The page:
Saturday, January 26, 2013
The impacts for Hawai`i of climate change are numerous and troubling.
They range from coral death due to warm waters, to coastal inundation from sea level rise, to changes in ecosystems due to weather pattern changes, to dramatic reductions of rainfall.
(Image: The impressive bloom of a Haleakala silversword, Argyroxyphium sandwicense, against a background of its volcanic Maui home. Credit: USGS; Paul Krushelnycky, UH-Manoa.)
Those are macro kinds of changes. At a micro level, looking at a single iconic plant, the issues come into focus.
The Haleakala silversword, that unearthly spiked globe that dots the high volcanic desert on Maui, is likely to be a victim of the changing environment. Indeed, it is already a victim, its numbers declining now for nearly a generation. Previous studies have shown that high-elevation Hawaiian rainfall has been reduced significantly in recent decades.
Not the first time the silversword has been threatened (goats were killing them off in the early to mid 1900s), but after a significant rescue effort, they now face a new problems that fences won’t solve.
“Despite the successful efforts of the National Park Service to protect this very special plant from local disturbance from humans and introduced species, we now fear that these actions alone may be insufficient to secure this plant's future,” said Marcia McNutt, director of the U.S. Geological Survey.
Researchers are finding that since the 1990s, they have once more begun to decline, due to more frequent drought conditions on the Maui mountaintop where they live. Silverswords are adapted to high elevation, and extreme solar radiation, and well-drained cinder. But heat and extreme dry periods are increasing the threats faster than they can adapt further.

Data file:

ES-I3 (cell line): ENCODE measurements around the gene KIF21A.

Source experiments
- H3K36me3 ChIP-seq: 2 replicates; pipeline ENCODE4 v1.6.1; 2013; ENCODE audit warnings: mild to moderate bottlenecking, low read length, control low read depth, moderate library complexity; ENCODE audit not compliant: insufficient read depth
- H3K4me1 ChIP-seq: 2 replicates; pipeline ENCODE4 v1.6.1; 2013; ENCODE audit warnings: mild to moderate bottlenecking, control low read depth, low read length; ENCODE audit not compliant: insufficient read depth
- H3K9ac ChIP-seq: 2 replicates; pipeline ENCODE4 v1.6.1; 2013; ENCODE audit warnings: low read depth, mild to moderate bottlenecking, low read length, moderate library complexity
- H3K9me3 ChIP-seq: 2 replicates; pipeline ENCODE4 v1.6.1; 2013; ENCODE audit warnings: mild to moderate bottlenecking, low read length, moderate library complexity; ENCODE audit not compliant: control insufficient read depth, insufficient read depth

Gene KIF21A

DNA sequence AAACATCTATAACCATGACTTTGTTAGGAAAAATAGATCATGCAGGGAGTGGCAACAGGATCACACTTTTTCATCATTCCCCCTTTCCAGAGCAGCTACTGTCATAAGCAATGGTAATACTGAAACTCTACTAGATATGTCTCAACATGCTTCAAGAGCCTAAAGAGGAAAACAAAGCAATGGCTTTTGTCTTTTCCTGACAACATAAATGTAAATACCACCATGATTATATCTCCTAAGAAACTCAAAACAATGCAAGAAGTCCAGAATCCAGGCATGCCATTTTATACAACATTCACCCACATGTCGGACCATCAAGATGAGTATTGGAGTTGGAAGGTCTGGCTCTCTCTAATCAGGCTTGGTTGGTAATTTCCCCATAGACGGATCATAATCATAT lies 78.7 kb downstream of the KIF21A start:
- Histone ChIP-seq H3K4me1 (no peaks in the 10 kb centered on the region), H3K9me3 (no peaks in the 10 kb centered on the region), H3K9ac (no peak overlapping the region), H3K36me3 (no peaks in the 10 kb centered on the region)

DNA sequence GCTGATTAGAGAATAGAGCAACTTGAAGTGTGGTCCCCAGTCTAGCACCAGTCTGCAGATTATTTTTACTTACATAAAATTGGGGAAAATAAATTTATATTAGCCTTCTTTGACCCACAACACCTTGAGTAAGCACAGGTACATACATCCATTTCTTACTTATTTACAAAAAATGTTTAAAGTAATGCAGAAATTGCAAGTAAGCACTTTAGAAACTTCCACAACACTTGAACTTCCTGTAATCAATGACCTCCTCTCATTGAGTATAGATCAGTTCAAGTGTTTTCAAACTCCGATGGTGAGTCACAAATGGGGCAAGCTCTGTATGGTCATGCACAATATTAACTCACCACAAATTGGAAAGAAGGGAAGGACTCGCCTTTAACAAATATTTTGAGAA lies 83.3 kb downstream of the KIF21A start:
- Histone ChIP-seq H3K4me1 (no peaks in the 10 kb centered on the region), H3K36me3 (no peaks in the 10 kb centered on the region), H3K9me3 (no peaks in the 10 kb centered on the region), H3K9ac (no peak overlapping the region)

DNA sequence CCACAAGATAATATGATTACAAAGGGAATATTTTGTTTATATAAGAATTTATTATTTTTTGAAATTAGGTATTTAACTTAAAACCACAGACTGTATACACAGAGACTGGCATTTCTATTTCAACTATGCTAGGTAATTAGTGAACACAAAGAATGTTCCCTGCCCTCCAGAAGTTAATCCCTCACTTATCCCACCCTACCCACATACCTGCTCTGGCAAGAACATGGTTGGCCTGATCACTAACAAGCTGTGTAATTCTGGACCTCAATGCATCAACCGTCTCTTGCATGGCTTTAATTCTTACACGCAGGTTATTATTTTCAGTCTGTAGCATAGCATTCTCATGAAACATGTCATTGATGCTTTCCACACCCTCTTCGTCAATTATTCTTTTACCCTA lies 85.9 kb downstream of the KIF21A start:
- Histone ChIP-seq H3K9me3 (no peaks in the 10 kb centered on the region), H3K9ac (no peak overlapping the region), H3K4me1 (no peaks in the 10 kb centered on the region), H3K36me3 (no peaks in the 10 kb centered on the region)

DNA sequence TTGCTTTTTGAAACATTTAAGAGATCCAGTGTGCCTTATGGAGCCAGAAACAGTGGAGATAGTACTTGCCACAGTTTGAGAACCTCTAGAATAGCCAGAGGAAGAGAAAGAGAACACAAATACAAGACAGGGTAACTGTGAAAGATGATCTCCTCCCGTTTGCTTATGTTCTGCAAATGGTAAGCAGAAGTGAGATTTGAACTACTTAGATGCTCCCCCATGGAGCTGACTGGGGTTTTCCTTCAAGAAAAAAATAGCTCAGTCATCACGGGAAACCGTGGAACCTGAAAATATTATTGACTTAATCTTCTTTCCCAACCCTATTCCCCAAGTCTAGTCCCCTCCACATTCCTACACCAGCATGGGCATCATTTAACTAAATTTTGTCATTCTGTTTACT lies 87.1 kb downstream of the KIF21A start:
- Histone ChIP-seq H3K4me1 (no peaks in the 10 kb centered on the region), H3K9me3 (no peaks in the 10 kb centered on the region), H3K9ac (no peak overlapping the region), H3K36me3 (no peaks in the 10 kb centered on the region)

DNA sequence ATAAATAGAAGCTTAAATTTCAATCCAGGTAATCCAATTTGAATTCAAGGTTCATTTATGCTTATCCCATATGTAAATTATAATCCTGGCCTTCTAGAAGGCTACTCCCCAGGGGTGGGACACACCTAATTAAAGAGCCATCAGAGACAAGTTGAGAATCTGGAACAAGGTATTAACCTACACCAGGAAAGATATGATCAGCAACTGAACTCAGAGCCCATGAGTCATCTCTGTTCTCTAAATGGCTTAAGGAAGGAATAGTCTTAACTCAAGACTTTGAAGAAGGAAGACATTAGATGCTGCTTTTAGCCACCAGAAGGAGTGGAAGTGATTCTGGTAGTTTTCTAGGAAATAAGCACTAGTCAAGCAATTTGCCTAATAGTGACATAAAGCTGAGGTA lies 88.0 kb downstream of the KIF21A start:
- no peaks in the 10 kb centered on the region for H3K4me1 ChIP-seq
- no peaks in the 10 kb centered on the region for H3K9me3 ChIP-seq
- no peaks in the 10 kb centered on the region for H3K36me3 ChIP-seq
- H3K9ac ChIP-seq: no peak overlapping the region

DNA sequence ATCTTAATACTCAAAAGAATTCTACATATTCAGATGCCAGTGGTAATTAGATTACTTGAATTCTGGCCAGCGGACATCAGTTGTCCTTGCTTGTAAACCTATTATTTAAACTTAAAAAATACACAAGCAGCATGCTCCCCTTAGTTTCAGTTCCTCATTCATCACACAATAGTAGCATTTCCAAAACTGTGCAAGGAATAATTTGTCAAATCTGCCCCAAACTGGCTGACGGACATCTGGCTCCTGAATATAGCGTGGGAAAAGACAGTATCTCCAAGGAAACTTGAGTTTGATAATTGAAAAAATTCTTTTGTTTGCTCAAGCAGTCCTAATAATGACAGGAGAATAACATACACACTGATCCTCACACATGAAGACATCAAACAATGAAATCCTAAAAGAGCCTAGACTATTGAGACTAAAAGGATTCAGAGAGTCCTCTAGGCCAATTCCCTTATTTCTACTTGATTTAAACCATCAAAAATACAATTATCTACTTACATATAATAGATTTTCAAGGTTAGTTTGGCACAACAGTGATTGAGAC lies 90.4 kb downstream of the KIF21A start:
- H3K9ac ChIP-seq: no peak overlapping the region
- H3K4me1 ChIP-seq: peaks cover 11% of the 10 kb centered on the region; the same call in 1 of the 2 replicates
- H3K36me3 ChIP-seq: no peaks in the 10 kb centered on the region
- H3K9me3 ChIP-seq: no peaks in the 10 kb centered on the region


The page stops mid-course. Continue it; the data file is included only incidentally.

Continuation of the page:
They are dying from moisture stress, and that’s a caution for many other plants that might not be so well studied, and thus whose response to changing conditions haven’t been identified.
“The silversword example foreshadows trouble for diversity in other biological hotspots,” said University of Hawaii biologist Paul Krushelnycky, of the College of Tropical Agriculture and Human Resources.
“Even well-protected and relatively abundant species may succumb to climate-induced stresses,” he said.
A scientific paper on the research into climate impacts on the silversword is entitled “Climate-associated population declines reverse recovery and threaten future of an iconic high-elevation plant.” It is published in the scientific journal Global Change Biology. The authors are Krushelnycky, Lloyd Loope, Thomas Giambelluca, Forest Starr, Kim Starr, Donald Drake, Andrew Taylor and Robert Robichaux.
The continuing work is funded by the new U.S. Department of the Interior Pacific Islands Climate Science Center, one of eight such centers throughout the country.
The paper abstract is here.
The USGS news release is here.
© Jan TenBruggencate 2013